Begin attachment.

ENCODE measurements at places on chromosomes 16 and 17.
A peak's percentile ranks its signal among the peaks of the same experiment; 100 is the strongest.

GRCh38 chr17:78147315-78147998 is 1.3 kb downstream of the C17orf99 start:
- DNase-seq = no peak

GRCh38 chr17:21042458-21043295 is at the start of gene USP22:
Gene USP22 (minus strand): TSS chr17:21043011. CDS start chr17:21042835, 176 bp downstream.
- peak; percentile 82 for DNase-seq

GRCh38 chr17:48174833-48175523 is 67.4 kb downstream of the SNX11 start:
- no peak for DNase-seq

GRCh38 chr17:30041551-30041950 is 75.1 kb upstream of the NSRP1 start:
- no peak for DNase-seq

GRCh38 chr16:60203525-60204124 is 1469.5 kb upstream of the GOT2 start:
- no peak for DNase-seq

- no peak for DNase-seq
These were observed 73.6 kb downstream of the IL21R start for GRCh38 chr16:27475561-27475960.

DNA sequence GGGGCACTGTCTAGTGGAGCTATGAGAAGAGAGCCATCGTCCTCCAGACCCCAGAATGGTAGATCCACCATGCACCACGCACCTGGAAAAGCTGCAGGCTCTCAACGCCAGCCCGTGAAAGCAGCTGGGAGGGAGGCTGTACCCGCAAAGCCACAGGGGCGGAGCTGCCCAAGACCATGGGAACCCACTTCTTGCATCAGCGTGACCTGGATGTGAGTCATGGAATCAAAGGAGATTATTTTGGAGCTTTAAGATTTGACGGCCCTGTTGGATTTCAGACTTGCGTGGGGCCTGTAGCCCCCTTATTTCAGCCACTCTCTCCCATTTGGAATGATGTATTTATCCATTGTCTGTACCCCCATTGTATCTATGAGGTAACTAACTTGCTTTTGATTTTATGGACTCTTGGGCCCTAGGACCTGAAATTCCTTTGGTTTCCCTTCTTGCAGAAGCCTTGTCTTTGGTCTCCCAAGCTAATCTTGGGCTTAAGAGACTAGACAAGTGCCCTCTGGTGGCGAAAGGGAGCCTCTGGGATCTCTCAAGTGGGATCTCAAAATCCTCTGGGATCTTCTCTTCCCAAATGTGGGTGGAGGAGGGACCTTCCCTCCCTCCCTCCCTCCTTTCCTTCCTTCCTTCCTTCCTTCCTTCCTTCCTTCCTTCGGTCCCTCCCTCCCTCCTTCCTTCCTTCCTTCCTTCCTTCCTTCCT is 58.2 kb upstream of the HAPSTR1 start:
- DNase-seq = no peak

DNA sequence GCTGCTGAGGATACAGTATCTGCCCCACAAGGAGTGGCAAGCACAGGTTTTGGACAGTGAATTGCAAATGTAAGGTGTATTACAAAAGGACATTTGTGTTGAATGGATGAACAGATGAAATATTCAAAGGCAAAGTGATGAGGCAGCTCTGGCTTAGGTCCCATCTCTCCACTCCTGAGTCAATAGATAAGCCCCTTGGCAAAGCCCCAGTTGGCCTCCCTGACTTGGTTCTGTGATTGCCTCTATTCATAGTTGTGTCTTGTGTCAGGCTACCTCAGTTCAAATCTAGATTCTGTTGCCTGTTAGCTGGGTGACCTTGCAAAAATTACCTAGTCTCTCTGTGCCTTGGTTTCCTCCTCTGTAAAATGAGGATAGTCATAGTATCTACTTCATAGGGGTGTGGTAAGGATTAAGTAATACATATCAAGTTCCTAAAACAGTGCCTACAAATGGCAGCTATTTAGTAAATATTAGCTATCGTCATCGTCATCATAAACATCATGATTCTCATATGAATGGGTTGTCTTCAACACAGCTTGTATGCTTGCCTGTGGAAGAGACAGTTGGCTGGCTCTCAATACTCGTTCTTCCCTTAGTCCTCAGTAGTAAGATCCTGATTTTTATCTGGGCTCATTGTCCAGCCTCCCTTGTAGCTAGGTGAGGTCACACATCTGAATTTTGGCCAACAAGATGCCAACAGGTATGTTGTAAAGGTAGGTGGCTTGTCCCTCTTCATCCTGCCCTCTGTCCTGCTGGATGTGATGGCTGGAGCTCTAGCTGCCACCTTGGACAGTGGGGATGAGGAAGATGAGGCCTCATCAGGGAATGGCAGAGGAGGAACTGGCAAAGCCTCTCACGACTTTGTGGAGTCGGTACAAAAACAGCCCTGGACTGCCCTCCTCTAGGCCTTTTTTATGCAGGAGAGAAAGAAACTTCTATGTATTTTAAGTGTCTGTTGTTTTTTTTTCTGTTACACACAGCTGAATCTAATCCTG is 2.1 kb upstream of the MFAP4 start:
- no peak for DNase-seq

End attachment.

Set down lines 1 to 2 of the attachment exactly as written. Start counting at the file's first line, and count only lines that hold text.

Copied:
ENCODE measurements at places on chromosomes 16 and 17.
A peak's percentile ranks its signal among the peaks of the same experiment; 100 is the strongest.